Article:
What I do
I work for The Alexander Group, Inc. as a "Sr. Software Engineer" developing software solutions that help 1) aggregate and automate the knowledge of my company's consultants and 2) identify patterns in the needs of all of my company's clients, developing flexible software solutions for those patterns (a.k.a. software products).
Although that all came off the top of my head, I think it really describes what I do for my company. 5 years ago, AGI hired me for one reason. Consulting doesn't generate true recurring revenue. Certainly a consultant may sell you their services for a problem that shows its ugly head each year, but a good consultant will leave you with a solution to permantly deal with those problems and possibly, but not necessarily to end them as well.
Software is largely recurring revenue. I write a program once and then multiple people get to use it over and over with very little of my involvement. That frees me up to either make the software better or to find solutions for other needs.
The software I develop is largely web-based, meaning that it must run over the internet; like a website. Most people don't realize that a website really is a software product (or is it?). You can begin to wrap your mind around the idea of an electronic document (like Word or a PDF) being software itself... but, I'll leave that topic alone for now...
In the 5 years of working for AGI, we have released quite a few products. In the beginning, our leadership had a vision to capture the knowledge of their consultants and to automate solutions for their clients. They had ideas for what this looked like in terms of software and even some basic requirements about what the software should do. Remember that this vision... their ideas were floating in space. They had no physical form. There were no competitors, because the software simply didn't exist.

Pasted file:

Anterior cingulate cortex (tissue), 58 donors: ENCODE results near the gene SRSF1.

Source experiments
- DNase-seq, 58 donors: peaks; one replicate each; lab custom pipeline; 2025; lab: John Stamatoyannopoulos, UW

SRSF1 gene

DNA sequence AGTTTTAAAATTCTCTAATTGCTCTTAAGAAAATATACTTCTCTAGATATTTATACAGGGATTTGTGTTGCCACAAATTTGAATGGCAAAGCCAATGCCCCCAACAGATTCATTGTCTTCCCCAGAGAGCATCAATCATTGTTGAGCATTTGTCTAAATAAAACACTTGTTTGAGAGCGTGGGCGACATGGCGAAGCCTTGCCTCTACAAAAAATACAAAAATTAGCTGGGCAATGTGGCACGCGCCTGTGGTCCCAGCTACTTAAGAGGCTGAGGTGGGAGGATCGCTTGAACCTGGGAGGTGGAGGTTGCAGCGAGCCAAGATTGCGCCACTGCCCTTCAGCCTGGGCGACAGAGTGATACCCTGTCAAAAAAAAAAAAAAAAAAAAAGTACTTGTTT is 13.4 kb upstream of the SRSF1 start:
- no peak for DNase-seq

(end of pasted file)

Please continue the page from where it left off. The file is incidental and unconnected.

Can you imagine describing the concept of TurboTax to someone before it existed? Success for ideas like these relies on the ears that hear it, the minds that comprehend it, and finally the hands that make it happen. Not only must you hear and comprehend everything they are telling you... you must also hear what they aren't telling you. Leaders don't have the same level of technical knowledge that the workers do. It's not their job. So, as you digest the ideas, you ask question after question after question. You must ask the questions they don't know need to be asked. You must get them to release information that they don't know needs to be given.
So through the long course of trial-and-error we accepted the challenge. As we cultivated the information available to us, we attempted to automate certain "problem domains". We knew people have always struggled with time and money. But, there were unique applications of these 2
- Category: Work
- Posted On: 7/29/2005
- Views: 4,398Share |